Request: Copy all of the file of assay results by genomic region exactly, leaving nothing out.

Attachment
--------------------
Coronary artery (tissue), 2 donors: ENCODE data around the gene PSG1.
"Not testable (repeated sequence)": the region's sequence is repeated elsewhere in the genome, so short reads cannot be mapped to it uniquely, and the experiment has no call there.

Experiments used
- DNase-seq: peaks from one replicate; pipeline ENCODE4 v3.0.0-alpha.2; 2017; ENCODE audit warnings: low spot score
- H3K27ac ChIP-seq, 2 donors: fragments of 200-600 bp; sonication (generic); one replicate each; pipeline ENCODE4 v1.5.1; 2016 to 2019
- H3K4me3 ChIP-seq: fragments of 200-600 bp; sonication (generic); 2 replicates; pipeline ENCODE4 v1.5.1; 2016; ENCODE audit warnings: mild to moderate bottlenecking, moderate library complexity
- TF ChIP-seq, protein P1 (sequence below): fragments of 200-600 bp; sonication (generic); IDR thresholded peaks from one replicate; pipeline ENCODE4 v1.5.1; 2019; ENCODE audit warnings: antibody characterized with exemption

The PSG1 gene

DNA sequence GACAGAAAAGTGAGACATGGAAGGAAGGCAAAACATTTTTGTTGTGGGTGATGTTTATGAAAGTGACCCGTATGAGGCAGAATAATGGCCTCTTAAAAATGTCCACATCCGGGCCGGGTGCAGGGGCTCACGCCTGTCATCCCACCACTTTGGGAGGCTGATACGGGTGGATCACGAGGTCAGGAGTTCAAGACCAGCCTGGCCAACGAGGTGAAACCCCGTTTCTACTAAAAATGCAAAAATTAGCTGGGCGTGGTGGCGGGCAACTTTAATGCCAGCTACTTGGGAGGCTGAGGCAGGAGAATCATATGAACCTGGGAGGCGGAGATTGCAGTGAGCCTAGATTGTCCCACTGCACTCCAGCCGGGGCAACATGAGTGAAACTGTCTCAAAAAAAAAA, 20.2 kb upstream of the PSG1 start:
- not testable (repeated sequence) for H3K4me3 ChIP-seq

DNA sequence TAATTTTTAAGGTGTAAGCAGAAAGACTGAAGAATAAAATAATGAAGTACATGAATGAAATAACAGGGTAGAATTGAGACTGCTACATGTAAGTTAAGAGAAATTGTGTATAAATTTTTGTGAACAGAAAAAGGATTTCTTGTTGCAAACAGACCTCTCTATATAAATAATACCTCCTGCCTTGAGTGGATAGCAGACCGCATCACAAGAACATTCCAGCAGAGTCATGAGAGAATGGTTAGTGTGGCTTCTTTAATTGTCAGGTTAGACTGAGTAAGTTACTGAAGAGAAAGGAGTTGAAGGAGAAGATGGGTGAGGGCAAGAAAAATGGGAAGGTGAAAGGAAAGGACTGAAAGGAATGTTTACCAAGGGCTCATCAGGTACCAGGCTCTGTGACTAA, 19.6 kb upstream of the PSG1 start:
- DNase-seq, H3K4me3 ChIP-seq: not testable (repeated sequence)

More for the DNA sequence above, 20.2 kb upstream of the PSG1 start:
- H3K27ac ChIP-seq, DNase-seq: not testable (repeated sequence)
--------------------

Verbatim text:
Coronary artery (tissue), 2 donors: ENCODE data around the gene PSG1.
"Not testable (repeated sequence)": the region's sequence is repeated elsewhere in the genome, so short reads cannot be mapped to it uniquely, and the experiment has no call there.

Experiments used
- DNase-seq: peaks from one replicate; pipeline ENCODE4 v3.0.0-alpha.2; 2017; ENCODE audit warnings: low spot score
- H3K27ac ChIP-seq, 2 donors: fragments of 200-600 bp; sonication (generic); one replicate each; pipeline ENCODE4 v1.5.1; 2016 to 2019
- H3K4me3 ChIP-seq: fragments of 200-600 bp; sonication (generic); 2 replicates; pipeline ENCODE4 v1.5.1; 2016; ENCODE audit warnings: mild to moderate bottlenecking, moderate library complexity
- TF ChIP-seq, protein P1 (sequence below): fragments of 200-600 bp; sonication (generic); IDR thresholded peaks from one replicate; pipeline ENCODE4 v1.5.1; 2019; ENCODE audit warnings: antibody characterized with exemption

The PSG1 gene

DNA sequence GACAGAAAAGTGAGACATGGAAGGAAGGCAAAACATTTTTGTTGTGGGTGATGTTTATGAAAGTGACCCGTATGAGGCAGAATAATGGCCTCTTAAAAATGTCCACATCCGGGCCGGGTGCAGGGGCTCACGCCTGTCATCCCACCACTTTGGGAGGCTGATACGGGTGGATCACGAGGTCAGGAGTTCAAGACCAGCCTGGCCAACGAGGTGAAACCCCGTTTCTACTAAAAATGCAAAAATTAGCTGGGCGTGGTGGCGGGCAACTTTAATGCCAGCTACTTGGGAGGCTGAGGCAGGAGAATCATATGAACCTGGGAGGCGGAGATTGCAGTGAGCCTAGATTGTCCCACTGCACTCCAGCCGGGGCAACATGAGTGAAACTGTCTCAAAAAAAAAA, 20.2 kb upstream of the PSG1 start:
- not testable (repeated sequence) for H3K4me3 ChIP-seq

DNA sequence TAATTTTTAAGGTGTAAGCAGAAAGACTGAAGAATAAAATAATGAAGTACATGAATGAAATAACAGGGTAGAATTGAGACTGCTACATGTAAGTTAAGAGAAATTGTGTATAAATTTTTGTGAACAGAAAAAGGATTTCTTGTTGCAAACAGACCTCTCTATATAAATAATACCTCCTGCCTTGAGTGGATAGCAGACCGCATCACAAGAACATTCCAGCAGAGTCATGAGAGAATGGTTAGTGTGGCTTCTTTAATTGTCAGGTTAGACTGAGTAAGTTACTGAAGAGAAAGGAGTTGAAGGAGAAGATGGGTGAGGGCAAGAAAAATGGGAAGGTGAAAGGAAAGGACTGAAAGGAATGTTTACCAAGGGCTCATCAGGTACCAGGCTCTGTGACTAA, 19.6 kb upstream of the PSG1 start:
- DNase-seq, H3K4me3 ChIP-seq: not testable (repeated sequence)

More for the DNA sequence above, 20.2 kb upstream of the PSG1 start:
- H3K27ac ChIP-seq, DNase-seq: not testable (repeated sequence)